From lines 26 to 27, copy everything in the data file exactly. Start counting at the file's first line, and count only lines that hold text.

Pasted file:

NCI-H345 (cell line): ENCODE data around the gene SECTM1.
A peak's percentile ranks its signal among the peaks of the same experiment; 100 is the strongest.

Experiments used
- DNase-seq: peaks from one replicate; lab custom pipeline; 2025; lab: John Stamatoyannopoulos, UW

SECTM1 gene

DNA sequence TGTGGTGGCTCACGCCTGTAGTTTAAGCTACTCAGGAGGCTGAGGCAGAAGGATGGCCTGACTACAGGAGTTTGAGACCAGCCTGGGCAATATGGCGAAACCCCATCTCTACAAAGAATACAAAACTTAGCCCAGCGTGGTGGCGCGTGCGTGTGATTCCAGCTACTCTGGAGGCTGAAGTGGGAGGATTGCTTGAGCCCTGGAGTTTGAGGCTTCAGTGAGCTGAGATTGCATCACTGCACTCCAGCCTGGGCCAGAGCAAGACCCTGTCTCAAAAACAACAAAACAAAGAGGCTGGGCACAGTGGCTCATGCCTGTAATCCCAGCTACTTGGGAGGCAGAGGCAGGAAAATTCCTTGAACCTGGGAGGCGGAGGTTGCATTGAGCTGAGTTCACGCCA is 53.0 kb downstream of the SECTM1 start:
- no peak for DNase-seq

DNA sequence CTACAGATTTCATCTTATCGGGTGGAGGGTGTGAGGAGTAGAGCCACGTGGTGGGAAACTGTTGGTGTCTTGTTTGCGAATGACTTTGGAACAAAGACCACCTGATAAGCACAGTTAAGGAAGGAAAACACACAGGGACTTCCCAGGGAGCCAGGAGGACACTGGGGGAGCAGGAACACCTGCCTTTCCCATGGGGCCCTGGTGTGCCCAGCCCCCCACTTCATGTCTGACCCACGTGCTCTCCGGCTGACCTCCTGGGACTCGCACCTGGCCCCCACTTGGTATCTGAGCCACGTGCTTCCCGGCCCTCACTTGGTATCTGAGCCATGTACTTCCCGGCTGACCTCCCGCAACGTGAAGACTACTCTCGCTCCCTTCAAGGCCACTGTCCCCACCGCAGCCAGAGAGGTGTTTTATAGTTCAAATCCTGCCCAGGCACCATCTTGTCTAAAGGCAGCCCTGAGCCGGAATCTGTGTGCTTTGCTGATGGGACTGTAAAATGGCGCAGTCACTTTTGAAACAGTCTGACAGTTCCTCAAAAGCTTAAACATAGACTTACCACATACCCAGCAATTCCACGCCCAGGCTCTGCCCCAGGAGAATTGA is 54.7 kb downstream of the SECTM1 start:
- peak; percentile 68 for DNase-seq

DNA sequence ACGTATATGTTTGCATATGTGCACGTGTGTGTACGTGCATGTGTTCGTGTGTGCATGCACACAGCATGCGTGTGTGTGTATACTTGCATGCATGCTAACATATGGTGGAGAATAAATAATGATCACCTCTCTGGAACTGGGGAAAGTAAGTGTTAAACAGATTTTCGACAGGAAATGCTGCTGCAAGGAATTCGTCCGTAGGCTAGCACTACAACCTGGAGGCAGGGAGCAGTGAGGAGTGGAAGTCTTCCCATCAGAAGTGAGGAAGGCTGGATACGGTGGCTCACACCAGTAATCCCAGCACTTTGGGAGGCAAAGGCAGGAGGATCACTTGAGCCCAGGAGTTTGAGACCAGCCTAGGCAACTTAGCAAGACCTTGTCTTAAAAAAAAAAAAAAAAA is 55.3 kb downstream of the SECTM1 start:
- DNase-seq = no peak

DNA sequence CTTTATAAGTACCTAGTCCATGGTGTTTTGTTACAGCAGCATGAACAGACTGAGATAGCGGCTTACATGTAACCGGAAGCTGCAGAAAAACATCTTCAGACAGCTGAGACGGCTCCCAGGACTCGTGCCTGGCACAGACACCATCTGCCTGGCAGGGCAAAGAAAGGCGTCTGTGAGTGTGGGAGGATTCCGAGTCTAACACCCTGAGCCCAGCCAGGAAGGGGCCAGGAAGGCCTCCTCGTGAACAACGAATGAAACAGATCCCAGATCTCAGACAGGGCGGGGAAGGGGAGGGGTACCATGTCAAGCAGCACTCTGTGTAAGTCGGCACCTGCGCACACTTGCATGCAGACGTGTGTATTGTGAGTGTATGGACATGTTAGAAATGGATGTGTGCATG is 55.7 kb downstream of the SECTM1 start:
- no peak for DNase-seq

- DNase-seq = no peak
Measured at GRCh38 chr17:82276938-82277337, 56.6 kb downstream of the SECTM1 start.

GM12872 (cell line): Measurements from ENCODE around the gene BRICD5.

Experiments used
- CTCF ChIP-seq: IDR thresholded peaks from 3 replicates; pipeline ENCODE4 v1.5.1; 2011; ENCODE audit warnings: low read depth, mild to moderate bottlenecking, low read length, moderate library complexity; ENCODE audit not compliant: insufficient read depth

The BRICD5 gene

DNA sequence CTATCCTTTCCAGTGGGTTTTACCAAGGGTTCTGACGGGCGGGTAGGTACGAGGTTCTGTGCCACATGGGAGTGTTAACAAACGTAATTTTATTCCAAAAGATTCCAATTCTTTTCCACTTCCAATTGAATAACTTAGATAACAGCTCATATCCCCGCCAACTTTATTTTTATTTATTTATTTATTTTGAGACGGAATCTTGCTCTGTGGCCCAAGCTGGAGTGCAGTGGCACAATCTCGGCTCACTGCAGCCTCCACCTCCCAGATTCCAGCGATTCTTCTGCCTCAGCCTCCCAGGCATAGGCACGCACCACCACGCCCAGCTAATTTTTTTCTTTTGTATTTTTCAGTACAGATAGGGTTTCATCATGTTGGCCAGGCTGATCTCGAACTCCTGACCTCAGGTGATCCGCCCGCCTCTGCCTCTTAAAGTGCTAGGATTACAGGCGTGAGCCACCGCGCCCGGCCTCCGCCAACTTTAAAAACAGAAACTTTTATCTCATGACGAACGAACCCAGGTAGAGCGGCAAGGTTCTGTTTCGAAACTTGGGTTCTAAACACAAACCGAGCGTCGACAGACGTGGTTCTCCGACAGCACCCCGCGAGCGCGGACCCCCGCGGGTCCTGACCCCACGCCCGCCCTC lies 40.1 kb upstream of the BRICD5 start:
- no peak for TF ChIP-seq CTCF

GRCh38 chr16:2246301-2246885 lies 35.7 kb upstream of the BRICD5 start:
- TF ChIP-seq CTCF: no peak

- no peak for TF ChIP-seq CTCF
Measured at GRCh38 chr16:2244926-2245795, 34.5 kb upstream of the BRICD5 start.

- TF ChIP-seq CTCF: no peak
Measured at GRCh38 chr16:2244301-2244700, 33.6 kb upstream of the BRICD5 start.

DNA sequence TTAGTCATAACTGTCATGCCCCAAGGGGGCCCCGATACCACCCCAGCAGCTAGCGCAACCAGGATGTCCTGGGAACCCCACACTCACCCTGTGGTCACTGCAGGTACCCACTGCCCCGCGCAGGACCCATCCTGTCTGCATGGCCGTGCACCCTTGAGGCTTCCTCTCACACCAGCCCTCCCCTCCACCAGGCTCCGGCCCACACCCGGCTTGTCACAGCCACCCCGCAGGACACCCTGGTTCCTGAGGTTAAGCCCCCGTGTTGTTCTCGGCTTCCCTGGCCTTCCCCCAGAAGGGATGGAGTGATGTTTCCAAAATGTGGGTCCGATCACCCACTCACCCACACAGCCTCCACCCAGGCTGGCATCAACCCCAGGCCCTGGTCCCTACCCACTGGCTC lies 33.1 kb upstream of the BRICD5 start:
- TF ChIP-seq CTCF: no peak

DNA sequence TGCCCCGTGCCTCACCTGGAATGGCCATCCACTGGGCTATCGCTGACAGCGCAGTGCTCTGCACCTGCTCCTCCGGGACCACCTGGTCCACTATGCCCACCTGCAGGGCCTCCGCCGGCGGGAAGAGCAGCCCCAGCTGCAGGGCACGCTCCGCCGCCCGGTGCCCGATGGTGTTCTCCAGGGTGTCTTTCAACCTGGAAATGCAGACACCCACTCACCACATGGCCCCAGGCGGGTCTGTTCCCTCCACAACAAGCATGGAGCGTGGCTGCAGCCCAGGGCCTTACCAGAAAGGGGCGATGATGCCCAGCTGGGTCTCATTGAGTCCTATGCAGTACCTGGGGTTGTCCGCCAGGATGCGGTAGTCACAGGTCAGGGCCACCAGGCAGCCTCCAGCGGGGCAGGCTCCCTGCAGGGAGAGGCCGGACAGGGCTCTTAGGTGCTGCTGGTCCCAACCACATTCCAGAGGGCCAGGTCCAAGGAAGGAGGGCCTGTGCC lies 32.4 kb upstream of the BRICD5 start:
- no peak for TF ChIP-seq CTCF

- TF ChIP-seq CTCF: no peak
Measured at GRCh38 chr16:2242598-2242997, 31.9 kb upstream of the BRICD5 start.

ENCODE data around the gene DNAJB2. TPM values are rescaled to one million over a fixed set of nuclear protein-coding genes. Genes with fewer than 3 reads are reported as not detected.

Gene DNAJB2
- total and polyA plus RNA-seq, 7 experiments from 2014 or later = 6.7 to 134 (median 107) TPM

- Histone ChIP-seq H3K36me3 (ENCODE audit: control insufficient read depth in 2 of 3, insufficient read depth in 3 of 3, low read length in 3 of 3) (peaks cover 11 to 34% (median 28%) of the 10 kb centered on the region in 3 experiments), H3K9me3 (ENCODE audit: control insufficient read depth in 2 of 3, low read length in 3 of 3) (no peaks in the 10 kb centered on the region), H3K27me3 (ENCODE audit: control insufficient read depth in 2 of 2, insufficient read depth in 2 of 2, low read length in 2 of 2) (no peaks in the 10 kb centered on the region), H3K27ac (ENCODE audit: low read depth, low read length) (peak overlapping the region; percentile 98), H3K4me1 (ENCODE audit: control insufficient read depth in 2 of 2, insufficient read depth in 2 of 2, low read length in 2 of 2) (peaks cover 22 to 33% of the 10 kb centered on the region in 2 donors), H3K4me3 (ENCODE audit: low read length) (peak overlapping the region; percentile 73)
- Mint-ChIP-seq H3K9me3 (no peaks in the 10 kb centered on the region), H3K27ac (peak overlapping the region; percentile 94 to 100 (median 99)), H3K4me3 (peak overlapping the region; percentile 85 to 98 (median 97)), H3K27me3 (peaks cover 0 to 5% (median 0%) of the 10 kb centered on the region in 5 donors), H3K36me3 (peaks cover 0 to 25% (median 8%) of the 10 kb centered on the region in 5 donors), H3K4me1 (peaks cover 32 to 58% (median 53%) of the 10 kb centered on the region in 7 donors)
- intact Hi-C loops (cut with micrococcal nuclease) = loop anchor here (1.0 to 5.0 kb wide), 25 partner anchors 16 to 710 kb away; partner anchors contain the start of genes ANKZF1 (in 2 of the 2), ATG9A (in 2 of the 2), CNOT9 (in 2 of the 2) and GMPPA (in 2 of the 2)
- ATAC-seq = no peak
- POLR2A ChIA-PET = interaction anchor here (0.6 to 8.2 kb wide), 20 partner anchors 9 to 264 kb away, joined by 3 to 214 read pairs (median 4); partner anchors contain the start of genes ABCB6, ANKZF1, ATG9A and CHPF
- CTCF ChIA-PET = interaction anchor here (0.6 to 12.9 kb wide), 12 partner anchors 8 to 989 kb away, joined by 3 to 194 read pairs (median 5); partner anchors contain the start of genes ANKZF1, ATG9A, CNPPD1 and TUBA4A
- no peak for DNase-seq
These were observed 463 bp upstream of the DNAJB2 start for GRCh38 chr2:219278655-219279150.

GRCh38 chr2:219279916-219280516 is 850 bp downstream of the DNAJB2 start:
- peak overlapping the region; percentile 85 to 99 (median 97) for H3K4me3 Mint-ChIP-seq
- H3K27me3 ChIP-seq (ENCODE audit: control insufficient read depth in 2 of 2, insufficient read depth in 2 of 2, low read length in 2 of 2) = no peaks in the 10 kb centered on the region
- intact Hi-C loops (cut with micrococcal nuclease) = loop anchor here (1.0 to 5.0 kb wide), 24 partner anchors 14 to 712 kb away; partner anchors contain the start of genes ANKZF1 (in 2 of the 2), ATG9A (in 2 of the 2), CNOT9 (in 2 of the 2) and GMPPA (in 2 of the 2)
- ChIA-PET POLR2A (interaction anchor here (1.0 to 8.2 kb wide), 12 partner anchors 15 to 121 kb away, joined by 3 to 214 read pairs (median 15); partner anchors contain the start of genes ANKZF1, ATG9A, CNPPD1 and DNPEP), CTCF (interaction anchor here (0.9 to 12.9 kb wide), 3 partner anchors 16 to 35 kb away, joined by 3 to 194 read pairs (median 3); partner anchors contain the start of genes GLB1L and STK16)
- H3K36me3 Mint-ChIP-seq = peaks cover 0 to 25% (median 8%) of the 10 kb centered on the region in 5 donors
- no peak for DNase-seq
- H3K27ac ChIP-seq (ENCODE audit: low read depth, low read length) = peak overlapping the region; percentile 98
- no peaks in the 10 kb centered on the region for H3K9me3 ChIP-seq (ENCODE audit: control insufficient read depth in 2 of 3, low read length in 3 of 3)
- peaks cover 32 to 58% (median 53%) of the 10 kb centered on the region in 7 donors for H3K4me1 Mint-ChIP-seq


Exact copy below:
- TF ChIP-seq CTCF: no peak
Measured at GRCh38 chr16:2244301-2244700, 33.6 kb upstream of the BRICD5 start.